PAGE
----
Arsenic and Old Lace?  Truth is often stranger, darker, and more insidious than fiction.  Where the classic horror comedy dramaticized the historic use of arsenic as poison via elderberry wine, a routine use of the substance killed an incalculable number of people, probably at least in the tens of thousands, over the course of a little more than a century.  Imagine everything around you right now that is printed in the color green is printed with an ink which, if you brush against it, inhale it, touch it, or ingest even a minute amount of it, would kill you violently?  A recent scholarly account weaves together a tale of 18th-19th century science and psychology, beauty, style, and design, products liability and corporate greed, political cartoonists and iconic leaders of art history, and a scholarly account of an artform and staple of the arts and crafts movement in the most unlikely of collisions with day-to-day life.  Lucinda Dickens Hawksley’s Bitten By Witch Fever: Wallpaper & Arsenic in the Victorian Home is a book about wallpaper.  And it could be the most surprising and intriguing book you read this year.

At one level Bitten by Witch Fever could be a useful tool–included in its pages are facsimiles, and thankfully only facsimiles, of 275 color wallpapers from the 19th century.  It’s almost unprecedented and an ideal sourcebook for the period, for local or commercial set decorators, or for any artists and designers attempting to recreate in any medium the average household of the day or the most opulent business setting.  Yet each of the papers represented was tested by current scientists to include arsenic.  Predominantly tied to greens of a century of wallpaper style and taste, ultimately arsenic would be worked by designers into a broad spectrum of the color palette.  But mankind has known the harm of arsenic going back to ancient times, right?  It’s the complexity of the “Why?” that art and social historian (and Charles Dickens’ great-great-great granddaughter) Hawksley wrestles with in revisiting the use of arsenic in all its forms: as domestic poison, as health tonic, as pigment enhancer, and as murder weapon, and its rise in production with the rise of fashion of decorative wallpaper.  But why “witch fever”?  That reference in the title was from a comment by apologist William Morris–the arts and crafts movement innovator artiste–who also inherited from his father one of the few mines that produced arsenic.  To brush off arsenic safety scaremongers, he had responded, “As to the arsenic scare a greater folly it is hardly possible to imagine: the doctors were bitten as people were bitten by the witch fever.”  In part, the realities were fuzzy: many people lived with wallpaper with no ill effects, and yet others sleeping in a closed room with wall-to-wall arsenic coated papers would become violently ill.  Hawksley identifies cases of alleged crimes, court cases, alleged murders, and attempts to halt arsenic use.  Throughout the 19th century political cartoonists drew cartoons mocking the public’s continuing use of the poison in daily life.  Many of these cartoons are also included in the book.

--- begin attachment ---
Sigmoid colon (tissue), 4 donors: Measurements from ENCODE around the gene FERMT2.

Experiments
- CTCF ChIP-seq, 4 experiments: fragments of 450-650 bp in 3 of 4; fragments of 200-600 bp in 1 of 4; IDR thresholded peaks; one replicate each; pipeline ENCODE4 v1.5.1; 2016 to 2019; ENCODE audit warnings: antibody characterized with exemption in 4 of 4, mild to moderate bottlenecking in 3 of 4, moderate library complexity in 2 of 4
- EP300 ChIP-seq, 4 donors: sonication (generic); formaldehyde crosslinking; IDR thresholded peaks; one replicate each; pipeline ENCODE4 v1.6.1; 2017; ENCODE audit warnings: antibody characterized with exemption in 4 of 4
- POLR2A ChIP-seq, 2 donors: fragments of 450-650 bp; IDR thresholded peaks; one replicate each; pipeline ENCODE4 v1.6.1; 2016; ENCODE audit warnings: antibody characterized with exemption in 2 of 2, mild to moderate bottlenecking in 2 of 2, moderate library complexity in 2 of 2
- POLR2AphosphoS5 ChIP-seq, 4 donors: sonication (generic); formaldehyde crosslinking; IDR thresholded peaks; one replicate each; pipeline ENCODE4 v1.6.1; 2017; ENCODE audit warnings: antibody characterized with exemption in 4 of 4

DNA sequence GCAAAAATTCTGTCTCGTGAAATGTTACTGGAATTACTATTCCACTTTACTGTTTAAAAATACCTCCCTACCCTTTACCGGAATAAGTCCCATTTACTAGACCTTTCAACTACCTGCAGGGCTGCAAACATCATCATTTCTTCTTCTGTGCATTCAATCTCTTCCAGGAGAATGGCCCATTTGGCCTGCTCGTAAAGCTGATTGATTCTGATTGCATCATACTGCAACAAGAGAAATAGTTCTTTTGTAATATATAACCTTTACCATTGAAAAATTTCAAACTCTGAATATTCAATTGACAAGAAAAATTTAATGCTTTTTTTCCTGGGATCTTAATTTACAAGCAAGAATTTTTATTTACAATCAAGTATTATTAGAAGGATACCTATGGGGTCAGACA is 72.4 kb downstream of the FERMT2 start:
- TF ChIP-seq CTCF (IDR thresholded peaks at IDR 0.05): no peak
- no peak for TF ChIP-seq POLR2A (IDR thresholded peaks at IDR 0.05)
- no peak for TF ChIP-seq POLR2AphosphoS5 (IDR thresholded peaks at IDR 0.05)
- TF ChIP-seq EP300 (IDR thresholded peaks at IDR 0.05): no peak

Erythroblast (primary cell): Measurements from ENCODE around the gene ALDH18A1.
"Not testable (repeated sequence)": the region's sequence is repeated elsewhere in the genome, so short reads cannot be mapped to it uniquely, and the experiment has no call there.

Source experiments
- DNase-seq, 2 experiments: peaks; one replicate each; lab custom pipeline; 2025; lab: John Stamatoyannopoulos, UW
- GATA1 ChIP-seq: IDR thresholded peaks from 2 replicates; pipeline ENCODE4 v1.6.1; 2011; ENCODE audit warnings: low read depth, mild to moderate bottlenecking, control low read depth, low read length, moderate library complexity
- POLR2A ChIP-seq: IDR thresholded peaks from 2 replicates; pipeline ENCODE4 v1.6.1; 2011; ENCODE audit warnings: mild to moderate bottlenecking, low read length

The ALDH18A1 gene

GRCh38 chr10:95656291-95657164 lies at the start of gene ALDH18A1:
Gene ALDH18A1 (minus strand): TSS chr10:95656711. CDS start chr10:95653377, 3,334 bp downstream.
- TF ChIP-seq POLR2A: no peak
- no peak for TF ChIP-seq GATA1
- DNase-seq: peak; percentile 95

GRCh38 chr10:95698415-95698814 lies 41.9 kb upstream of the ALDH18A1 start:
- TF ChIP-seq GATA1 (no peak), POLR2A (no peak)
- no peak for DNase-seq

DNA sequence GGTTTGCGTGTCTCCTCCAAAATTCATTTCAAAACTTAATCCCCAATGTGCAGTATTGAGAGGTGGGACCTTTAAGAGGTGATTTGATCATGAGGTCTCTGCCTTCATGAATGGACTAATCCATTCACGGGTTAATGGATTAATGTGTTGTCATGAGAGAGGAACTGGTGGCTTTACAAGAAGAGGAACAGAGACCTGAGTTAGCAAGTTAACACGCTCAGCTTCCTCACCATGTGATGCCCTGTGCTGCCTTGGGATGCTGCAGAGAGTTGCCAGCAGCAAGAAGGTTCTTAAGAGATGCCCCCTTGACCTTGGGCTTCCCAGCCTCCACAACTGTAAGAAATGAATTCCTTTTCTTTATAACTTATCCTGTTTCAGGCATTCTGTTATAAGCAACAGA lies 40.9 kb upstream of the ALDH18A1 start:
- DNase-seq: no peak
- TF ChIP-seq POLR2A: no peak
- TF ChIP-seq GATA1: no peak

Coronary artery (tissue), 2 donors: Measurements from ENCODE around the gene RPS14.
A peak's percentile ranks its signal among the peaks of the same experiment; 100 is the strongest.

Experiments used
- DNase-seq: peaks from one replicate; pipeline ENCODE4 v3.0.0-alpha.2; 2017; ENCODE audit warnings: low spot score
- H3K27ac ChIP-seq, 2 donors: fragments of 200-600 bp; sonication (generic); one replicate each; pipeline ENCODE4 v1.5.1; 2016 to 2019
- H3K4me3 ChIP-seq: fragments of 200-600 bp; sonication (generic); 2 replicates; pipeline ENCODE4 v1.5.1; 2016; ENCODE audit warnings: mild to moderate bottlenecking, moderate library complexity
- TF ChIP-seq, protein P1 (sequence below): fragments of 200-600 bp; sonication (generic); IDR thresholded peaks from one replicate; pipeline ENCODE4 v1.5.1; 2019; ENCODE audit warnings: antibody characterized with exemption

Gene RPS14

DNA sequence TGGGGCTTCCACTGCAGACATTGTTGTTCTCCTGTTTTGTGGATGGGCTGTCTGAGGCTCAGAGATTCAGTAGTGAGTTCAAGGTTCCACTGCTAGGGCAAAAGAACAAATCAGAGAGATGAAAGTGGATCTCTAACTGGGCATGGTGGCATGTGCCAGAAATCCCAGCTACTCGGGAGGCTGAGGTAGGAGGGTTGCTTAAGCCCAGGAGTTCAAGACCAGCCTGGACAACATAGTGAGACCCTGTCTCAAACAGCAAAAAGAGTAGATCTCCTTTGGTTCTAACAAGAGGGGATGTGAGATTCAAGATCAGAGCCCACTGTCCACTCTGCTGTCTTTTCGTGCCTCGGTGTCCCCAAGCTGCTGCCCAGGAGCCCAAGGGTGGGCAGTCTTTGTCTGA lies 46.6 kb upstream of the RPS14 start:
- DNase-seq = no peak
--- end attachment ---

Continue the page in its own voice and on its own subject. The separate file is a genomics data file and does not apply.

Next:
The horrors were real:  young siblings die after pulling wallpaper off their walls and licking off the strange flavor.  From an ancient Greek physician using arsenic as an antiseptic to Nero using arsenic to murder Britannicus, to Napoleon rumored to have died in exile from arsenic poisoning, to the death of a Swedish king and the Borgias, the history of the substance crosses borders and social strata.  A few countries were quick to ban its commercial use, while factories where it was used were slow to address safety issues for workers.  In 1775 chemist Carl Scheele’s new green was so vibrant that the real fever was very much public fascination with new, beautiful colors.  It was used on walls, but also in flypaper, flocked papers, rodent and insect poison, asthma and eczema cream, as a Victorian aphrodisiac, face creams and soaps, artificial decorative fruits and vegetables, dress fabrics, mail labels, playing cards, all sorts of product packaging, and (gulp) cake icing coloring, candy, and lickable postage stamps.

Continue reading